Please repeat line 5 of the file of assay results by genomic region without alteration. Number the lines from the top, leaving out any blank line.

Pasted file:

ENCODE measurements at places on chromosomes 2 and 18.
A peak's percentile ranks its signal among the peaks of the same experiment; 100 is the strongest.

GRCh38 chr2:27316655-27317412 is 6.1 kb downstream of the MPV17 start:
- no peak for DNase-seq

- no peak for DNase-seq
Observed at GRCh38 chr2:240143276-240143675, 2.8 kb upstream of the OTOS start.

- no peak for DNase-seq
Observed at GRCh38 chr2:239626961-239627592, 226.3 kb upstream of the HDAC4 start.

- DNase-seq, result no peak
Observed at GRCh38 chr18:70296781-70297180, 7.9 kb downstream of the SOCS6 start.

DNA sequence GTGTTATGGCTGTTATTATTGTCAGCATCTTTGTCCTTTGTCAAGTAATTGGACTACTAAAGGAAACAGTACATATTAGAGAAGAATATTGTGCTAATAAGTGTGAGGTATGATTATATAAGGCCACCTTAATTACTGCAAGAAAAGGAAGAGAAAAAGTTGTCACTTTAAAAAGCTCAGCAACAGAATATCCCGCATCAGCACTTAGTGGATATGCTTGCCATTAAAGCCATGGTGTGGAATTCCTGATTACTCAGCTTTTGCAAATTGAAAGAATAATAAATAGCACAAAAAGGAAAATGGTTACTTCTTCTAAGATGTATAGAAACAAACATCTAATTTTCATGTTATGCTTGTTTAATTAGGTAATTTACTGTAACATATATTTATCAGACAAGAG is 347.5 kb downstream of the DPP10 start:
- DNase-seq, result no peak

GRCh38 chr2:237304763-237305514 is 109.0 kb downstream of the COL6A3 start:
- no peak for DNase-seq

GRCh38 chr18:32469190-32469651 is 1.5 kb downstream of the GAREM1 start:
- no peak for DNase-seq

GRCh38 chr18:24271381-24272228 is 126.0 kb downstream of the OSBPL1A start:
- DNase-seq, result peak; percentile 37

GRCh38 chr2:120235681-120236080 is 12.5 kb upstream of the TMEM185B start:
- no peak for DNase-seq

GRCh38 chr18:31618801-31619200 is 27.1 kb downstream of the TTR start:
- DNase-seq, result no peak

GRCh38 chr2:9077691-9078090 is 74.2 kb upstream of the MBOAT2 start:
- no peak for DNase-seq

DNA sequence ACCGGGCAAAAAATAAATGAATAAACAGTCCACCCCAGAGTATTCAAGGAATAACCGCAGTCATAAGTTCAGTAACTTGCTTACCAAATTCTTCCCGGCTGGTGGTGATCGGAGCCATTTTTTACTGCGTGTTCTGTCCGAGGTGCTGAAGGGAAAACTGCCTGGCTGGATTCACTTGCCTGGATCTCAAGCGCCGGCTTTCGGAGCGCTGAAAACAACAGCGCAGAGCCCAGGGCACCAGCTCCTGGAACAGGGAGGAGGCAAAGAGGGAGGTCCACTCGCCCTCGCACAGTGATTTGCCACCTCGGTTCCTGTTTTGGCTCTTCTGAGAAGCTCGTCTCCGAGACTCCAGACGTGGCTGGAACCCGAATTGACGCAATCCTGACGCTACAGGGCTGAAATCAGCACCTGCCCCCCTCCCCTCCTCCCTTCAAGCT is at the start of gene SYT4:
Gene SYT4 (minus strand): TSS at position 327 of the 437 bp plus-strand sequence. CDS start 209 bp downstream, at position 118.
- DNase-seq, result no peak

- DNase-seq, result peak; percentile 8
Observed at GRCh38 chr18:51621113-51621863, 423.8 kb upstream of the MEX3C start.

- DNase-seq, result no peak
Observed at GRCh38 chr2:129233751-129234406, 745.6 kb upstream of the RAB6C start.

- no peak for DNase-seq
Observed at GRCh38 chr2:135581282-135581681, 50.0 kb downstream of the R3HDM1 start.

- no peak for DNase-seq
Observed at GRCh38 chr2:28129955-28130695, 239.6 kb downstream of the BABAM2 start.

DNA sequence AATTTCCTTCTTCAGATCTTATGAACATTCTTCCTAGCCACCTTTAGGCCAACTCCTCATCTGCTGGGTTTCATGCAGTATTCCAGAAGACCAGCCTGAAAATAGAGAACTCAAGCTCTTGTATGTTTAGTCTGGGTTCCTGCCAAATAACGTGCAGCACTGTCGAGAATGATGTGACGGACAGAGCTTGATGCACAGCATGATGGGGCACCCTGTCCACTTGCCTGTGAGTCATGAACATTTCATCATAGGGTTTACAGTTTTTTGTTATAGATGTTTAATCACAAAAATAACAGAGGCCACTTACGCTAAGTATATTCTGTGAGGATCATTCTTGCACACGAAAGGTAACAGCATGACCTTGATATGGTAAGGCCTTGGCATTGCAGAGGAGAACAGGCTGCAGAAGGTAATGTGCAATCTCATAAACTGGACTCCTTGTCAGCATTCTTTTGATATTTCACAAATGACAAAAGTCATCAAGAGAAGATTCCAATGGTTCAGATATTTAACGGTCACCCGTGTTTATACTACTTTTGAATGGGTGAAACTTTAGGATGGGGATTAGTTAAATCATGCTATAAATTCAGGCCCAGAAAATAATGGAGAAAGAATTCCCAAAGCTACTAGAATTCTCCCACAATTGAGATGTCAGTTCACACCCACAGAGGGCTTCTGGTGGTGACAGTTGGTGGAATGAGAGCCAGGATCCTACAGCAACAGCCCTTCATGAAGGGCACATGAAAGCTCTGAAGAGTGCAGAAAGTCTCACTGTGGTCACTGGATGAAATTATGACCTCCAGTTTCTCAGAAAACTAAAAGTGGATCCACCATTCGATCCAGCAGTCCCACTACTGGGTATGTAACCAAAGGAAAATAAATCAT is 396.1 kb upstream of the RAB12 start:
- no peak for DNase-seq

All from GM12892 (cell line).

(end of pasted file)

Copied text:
- no peak for DNase-seq